There is a reason giving birth is so difficult -- okay, mostly it's a pelvis/head/ratio thing, but... -- if it weren't, we'd see a lot more abandoned babies.

There is a reason giving birth is so difficult — okay, mostly it’s a pelvis/head/ratio thing, but… — if it weren’t, we’d see a lot more abandoned babies.

However, I must make sure I’m as well as I can be for this weekend, since teaching this workshop about writing and the professional field at the moment always leaves me exhausted, even when I’m well at the start.

Because I’m teaching this workshop I’m naturally thinking back to the first workshop I took as a student, which was the Oregon Coast Professional Writers Workshop.

At the time I was a young mother, with two children seven and three, and taking two weeks seemed like an awfully long time and an awfully hard imposition.  In addition it cost a lot of money.  I’m not sure how much it was, back then, but once we were done paying for plane, lodging and food, the total outlay came to about $2000.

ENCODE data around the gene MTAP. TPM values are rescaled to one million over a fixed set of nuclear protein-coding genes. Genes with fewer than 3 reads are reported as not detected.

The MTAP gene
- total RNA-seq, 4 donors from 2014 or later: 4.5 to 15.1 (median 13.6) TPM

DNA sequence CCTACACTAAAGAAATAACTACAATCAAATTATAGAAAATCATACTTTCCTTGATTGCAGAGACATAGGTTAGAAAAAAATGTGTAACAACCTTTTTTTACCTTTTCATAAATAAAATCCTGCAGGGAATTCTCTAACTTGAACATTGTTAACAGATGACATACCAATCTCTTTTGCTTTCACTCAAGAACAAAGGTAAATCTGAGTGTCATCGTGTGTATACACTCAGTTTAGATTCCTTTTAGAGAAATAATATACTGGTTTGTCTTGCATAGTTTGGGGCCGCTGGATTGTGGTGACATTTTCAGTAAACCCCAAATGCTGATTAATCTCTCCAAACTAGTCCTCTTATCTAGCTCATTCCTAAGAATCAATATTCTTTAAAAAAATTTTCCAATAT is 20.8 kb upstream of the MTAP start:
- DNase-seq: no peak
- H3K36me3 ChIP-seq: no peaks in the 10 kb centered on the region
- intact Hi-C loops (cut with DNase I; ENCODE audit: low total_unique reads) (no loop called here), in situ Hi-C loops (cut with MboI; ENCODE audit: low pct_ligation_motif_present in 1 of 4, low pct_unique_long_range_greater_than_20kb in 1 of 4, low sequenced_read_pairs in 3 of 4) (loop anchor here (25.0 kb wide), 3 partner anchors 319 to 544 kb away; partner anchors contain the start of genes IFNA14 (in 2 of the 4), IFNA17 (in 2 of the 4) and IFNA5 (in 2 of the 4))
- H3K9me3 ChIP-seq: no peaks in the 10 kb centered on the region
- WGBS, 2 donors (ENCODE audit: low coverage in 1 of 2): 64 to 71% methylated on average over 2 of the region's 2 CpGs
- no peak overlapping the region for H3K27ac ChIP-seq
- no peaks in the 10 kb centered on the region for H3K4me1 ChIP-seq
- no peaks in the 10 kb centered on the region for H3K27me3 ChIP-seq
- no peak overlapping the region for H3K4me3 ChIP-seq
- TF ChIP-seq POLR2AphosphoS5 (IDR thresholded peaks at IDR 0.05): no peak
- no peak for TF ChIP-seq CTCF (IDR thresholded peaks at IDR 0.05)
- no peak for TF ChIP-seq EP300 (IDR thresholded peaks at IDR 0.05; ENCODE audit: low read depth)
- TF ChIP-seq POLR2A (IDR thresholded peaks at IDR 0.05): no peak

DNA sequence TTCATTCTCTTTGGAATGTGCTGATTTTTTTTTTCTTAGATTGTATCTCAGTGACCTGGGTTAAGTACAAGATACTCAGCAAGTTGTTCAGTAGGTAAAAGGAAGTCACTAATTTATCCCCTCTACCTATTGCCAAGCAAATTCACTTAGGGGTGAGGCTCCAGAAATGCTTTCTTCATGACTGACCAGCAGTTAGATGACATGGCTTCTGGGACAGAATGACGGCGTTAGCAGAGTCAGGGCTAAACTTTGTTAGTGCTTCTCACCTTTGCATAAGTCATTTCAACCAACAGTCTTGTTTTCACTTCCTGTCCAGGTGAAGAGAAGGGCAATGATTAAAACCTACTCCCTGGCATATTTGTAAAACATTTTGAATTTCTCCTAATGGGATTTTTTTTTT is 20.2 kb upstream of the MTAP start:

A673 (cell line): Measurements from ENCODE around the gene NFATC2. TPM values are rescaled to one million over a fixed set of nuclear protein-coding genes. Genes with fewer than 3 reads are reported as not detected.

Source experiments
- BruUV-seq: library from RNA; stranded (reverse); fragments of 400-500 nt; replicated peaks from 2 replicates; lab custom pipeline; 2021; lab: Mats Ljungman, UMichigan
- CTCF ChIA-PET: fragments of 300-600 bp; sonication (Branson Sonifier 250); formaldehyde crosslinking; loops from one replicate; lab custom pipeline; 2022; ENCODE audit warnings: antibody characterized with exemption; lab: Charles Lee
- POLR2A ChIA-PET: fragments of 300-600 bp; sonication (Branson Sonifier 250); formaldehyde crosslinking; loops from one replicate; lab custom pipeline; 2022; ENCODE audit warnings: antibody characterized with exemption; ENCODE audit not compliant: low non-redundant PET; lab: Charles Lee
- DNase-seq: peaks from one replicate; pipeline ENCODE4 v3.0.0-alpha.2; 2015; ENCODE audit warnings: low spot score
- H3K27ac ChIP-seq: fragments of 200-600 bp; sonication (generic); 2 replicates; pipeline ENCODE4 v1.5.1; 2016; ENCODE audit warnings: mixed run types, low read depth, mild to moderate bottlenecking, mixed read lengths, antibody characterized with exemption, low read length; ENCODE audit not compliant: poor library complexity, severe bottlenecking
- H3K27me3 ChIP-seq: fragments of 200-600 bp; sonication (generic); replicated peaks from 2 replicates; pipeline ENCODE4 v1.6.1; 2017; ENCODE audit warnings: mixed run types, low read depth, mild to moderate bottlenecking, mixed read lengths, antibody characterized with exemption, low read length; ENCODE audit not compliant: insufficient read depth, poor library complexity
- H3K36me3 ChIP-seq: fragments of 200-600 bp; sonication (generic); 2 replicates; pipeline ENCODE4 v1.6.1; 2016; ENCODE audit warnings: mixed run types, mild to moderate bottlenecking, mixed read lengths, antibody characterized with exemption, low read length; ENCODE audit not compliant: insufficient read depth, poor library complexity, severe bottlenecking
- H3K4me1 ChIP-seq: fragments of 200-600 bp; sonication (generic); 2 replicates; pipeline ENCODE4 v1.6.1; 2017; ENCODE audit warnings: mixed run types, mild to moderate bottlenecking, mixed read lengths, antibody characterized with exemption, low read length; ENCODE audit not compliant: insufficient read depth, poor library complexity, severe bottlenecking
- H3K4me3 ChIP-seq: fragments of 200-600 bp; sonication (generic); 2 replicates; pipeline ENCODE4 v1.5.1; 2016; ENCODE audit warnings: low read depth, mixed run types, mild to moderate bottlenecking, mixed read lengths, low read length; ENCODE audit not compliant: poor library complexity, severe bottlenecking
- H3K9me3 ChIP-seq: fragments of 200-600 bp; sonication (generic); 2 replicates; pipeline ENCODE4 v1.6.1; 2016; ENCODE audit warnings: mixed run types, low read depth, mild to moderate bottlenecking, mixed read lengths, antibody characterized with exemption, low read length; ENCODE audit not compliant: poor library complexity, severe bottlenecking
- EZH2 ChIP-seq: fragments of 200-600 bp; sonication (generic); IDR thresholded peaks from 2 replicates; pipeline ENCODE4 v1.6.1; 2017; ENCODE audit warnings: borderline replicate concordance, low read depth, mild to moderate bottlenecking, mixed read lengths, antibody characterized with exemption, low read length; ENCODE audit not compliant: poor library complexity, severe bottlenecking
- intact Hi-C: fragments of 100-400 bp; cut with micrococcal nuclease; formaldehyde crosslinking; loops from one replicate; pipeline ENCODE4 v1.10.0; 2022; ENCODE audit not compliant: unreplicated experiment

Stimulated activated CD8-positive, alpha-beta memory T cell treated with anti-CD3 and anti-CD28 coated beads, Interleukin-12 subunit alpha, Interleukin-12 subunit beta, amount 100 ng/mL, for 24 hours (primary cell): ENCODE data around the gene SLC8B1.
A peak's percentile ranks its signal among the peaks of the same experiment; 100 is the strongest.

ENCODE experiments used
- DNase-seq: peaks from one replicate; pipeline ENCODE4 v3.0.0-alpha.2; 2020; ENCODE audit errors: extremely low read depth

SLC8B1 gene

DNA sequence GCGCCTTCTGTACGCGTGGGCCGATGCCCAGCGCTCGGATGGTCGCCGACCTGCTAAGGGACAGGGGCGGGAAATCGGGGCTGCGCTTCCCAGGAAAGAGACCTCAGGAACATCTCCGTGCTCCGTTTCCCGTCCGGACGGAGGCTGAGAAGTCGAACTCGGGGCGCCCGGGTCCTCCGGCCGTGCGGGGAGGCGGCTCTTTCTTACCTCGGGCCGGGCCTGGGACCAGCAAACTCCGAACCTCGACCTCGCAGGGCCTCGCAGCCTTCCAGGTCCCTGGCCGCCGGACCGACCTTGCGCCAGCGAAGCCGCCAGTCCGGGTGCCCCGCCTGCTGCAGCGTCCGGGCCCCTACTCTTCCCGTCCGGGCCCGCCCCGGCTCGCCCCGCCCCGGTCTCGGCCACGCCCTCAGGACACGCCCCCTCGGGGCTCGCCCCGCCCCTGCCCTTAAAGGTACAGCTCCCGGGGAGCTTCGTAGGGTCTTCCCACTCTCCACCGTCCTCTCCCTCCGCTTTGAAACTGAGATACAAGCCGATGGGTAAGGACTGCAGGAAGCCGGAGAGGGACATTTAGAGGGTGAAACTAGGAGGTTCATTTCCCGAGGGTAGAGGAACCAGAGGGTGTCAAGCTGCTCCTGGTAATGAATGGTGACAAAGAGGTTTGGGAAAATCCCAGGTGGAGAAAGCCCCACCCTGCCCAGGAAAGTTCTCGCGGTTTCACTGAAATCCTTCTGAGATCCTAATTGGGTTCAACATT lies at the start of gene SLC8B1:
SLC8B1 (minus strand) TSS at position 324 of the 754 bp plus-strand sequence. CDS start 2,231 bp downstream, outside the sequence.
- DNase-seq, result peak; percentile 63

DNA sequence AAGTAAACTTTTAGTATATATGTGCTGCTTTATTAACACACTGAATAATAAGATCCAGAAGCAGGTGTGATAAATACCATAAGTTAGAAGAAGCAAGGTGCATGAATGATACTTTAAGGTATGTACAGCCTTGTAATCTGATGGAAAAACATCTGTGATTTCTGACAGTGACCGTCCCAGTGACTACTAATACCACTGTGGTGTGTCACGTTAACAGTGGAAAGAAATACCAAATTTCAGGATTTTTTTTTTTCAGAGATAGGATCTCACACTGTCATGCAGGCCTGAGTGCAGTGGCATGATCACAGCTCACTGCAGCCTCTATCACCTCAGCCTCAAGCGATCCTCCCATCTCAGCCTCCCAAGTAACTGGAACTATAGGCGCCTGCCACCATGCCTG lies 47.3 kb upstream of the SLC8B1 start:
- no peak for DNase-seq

I resisted taking the workshop because of the money and time outlay, but my husband told me he’d stay home and watch the children for the two weeks. As for the money – and at the time spending $50 a year for a zoo membership was a serious expense that needed to be carefully justified and we only did it because we went to the zoo every other week – he told me that we’d find it.

I went to that workshop and walked away with my first book contract. In the meantime, though, I asked Kris Rusch and Dean Wesley Smith, who taught it, why make it so long and charge so much?  Didn’t they want to make it accessible to people like me, a broke mother of two?  Couldn’t they have made it cheaper and shorter?

Their answer taught me a lesson I’ve found true, and which has held up over the years: when people are given something for free, they don’t value it.  If you want people to learn and take the workshop seriously, you have to charge them enough for them to feel the pain, and they have to make an effort to attend.